Currently viewing the tag: "unnecessary carnage"
Insects are prone to unnecessary slaughter, be it from an overzealous homemaker who doesn't want to see bugs, or from a strapping he-man who is a closet arachnophobe, or from a youngster who likes to torture. At any rate, we get a goodly amount of photos of poor arthropods whose lives ended prematurely. In an effort to educate, we present Unnecessary Carnage. This page is not intended for the squeemish.
What's That Bug? does not endorse extermination

Subject: Hornet? Wasp?
Location: Holly Springs, NC
August 13, 2016 1:54 pm
Dear bugman,
What is this? Found a nest, was stung!
Signature: Ouch

Paper Wasp

Paper Wasp

We believe based on the image on Dick Locke’s site and this BugGuide image that this Paper Wasp may be Polistes dorsalis.  This is not an aggressive species, but they will defend the nest.

What's That Bug? does not endorse extermination

Subject: beatle/cockroach looking monstrosity
Location: northern new jersey suburbs
July 25, 2016 1:10 pm
Dear bugman,
Hello old sport was wondering if you could help me I.d. this scoundrel. Only have seen them at night, mostly seen flying into my garage from the outside. My brother says they fly sort of upright rather than parallel to the ground. Summer time in Northern New Jersey Suburbia. Checked numerous bug data bases of new jersey insects and came up empty handed. Thanks!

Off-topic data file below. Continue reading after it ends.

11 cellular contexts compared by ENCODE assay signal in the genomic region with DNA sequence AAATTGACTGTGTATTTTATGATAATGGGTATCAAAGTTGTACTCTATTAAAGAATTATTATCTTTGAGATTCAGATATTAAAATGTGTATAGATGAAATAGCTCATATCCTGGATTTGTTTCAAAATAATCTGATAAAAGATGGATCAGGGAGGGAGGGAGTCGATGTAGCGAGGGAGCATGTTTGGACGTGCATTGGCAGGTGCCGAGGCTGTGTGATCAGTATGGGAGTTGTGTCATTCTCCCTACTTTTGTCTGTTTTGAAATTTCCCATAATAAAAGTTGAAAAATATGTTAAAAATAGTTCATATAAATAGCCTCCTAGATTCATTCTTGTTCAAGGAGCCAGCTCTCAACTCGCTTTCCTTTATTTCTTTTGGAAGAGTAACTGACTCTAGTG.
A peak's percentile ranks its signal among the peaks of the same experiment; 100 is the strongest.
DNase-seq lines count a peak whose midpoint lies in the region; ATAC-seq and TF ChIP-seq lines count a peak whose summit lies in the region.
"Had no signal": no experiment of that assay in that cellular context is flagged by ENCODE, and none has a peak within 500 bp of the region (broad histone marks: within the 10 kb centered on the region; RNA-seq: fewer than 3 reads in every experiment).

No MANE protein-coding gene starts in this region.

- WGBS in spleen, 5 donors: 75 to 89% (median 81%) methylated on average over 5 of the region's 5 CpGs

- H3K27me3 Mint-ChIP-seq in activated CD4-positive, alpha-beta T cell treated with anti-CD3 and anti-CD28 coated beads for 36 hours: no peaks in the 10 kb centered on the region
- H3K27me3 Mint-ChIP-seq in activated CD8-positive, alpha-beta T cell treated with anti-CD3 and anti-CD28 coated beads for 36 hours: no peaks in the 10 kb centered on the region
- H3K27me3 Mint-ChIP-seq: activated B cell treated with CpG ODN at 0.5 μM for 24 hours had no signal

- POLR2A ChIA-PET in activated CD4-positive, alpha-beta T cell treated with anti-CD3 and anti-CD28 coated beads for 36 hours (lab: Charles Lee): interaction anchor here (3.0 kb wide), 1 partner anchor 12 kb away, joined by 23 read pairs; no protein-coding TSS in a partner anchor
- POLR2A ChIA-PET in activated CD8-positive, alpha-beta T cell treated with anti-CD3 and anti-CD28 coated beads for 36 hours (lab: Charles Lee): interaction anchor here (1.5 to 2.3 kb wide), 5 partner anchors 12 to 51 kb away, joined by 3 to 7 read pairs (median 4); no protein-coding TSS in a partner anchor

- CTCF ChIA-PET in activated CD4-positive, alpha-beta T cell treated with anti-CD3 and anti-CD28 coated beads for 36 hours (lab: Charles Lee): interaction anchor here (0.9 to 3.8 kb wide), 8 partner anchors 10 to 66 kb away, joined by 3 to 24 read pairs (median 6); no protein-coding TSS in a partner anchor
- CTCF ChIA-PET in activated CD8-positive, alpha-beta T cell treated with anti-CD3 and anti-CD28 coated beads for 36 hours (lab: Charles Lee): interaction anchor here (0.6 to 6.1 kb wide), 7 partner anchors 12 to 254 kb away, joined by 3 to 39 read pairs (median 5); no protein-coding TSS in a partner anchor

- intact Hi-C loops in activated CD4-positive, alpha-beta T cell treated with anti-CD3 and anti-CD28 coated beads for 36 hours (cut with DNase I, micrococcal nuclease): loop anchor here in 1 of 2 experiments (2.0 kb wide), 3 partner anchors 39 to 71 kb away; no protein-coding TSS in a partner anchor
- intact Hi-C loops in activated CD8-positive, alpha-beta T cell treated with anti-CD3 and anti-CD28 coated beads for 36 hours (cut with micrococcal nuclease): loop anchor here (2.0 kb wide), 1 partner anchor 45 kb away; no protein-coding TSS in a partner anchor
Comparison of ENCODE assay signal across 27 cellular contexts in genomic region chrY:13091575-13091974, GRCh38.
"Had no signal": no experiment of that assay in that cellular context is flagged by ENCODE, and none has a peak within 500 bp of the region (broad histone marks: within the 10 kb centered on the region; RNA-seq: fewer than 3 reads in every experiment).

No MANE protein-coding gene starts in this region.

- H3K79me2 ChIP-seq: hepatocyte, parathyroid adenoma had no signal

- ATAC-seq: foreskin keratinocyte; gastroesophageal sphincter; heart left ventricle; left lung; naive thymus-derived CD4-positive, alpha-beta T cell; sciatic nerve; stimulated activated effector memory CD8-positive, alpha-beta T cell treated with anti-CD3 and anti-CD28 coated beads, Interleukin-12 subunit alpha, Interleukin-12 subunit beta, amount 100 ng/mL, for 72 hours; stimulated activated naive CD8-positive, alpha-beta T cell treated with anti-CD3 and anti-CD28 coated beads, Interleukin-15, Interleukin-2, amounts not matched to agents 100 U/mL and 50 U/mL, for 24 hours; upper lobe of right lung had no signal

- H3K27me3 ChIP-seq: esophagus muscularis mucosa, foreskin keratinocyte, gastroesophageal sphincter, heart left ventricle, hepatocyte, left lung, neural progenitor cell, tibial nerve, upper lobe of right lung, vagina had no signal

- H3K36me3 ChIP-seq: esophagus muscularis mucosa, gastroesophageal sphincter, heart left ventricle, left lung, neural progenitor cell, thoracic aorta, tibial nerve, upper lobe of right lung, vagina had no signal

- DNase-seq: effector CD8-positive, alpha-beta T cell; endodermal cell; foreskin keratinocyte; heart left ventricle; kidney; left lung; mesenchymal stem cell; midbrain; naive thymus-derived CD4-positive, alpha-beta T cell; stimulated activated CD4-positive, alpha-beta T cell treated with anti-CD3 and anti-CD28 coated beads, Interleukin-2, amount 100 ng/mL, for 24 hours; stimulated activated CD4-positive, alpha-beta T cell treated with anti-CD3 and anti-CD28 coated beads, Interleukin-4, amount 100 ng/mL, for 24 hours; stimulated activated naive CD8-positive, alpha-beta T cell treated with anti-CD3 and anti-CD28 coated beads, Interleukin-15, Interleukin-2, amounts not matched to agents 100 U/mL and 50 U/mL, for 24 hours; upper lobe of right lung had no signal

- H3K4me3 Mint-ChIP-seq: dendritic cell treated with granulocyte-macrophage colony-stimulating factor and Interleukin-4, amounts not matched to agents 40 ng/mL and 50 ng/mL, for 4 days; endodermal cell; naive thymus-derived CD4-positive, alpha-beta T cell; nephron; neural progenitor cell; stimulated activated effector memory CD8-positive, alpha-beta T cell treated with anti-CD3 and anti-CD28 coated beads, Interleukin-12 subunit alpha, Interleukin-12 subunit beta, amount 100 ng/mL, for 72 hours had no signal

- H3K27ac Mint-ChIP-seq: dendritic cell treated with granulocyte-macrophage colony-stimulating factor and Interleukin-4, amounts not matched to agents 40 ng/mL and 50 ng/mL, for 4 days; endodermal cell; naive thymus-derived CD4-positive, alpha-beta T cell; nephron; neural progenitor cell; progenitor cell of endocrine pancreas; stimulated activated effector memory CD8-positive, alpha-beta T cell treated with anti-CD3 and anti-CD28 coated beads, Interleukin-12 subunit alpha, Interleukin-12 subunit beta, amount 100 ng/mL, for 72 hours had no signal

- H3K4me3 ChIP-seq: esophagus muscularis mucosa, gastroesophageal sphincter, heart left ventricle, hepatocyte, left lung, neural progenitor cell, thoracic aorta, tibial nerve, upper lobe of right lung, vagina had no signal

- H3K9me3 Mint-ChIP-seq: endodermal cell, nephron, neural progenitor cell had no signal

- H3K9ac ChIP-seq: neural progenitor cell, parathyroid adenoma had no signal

Signature: Gene Jefferson

Dead Brown Prionids

Dead Brown Prionids

Dear Gene,
These are Brown Prionids,
Orthosoma brunneum, and according to BugGuide:  “Breeds in poles, roots(?) in contact with wet ground” so they may be emerging from dead stumps you have in the vicinity.  They are also attracted to lights.  We are tagging this posting as Unnecessary Carnage as these two Brown Prionids do not look like they died of natural causes.

What's That Bug? does not endorse extermination

Subject: identify bug
Location: plymouth mass
July 17, 2016 10:18 am
Just wondering what type of bug this is
Signature: lara killen

Caterpillar Hunter Carnage

Caterpillar Hunter Carnage

Dear Lara,
This is the larva of a Caterpillar Hunter, one of the Ground Beetles in the genus